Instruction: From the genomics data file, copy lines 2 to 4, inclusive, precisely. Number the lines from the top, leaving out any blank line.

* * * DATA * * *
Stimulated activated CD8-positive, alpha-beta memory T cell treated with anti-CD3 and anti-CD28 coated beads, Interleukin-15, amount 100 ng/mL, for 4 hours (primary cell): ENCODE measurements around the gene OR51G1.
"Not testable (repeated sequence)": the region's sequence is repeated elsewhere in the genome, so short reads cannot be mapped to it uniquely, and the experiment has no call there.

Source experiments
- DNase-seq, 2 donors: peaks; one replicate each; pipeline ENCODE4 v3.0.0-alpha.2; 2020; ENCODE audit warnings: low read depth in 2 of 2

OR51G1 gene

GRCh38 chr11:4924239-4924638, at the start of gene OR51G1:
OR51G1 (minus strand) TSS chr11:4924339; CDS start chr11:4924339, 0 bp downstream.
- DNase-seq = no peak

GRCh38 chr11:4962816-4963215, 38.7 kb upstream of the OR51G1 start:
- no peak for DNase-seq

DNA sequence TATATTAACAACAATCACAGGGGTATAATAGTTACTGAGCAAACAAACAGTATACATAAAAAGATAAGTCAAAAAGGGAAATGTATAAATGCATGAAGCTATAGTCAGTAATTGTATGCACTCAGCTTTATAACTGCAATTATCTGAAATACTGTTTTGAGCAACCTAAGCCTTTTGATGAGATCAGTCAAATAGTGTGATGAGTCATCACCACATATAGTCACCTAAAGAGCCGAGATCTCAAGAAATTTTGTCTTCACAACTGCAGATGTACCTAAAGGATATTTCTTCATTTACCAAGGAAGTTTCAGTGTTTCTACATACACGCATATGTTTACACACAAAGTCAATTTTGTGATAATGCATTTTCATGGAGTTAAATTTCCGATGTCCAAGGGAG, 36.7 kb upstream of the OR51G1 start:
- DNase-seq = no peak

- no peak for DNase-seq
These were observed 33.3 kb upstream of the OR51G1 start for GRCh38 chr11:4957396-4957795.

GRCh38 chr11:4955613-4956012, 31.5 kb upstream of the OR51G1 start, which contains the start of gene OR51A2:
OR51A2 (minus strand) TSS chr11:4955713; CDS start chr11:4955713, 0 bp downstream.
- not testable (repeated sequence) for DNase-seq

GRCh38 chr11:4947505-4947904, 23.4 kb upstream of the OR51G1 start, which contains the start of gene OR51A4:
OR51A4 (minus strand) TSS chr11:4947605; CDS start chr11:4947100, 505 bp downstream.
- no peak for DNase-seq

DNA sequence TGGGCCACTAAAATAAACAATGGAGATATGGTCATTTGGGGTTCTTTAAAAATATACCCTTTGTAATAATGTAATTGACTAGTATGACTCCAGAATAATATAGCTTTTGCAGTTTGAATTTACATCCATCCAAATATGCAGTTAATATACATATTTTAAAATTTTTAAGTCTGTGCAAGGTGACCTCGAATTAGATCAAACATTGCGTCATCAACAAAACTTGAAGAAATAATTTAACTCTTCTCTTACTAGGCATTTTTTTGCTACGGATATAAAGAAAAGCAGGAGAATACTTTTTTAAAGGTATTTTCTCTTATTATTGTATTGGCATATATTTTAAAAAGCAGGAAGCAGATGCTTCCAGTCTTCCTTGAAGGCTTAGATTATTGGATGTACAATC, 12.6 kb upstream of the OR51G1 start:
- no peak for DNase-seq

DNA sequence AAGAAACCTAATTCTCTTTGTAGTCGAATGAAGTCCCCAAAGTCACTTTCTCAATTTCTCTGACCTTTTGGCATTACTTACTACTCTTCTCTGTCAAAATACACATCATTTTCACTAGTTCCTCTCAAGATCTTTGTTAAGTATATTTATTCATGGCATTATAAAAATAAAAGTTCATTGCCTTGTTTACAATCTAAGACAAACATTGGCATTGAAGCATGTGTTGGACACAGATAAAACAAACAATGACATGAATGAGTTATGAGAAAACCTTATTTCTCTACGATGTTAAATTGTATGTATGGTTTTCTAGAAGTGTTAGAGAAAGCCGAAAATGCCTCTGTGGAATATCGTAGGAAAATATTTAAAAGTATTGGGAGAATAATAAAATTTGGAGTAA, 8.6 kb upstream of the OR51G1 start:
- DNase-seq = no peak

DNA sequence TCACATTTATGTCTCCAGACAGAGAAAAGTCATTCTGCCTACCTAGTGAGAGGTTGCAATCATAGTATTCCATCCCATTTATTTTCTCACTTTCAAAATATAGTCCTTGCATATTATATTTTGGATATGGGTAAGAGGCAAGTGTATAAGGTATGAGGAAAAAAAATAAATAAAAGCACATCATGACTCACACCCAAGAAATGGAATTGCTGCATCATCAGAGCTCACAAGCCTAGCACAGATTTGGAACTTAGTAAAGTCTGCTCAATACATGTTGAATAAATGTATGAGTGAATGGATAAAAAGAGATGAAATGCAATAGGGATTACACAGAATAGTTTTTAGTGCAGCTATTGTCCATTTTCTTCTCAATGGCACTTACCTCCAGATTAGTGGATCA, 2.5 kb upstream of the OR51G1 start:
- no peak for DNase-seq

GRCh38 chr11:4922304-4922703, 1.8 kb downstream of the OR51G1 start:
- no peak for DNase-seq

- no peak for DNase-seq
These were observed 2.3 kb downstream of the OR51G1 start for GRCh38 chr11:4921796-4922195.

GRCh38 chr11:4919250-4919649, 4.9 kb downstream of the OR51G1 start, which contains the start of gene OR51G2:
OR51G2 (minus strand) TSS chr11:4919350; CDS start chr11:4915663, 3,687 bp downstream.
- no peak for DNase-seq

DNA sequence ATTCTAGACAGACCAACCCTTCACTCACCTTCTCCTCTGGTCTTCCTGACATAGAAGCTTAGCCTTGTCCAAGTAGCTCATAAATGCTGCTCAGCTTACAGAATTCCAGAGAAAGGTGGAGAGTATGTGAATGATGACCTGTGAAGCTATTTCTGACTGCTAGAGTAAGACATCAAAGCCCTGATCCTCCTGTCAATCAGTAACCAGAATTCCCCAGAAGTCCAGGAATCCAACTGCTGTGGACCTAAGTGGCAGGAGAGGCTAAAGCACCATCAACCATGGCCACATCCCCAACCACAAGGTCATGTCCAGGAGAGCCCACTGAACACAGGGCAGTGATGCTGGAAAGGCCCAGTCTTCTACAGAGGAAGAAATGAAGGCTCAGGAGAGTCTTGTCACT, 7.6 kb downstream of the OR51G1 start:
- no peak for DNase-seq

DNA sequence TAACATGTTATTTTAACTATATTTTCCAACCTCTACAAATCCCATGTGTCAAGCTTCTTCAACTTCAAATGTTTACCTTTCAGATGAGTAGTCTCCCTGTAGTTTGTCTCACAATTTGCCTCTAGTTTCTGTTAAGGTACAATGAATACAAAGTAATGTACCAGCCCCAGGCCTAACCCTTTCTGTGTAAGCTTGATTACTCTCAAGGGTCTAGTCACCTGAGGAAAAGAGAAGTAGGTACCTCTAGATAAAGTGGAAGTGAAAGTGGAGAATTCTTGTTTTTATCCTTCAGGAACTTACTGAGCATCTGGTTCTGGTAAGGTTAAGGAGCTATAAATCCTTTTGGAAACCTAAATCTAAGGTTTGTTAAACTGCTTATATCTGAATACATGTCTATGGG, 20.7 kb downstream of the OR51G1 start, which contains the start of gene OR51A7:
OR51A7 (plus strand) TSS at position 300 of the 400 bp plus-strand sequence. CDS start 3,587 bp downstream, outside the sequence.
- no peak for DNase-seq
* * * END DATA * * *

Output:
"Not testable (repeated sequence)": the region's sequence is repeated elsewhere in the genome, so short reads cannot be mapped to it uniquely, and the experiment has no call there.

Source experiments
- DNase-seq, 2 donors: peaks; one replicate each; pipeline ENCODE4 v3.0.0-alpha.2; 2020; ENCODE audit warnings: low read depth in 2 of 2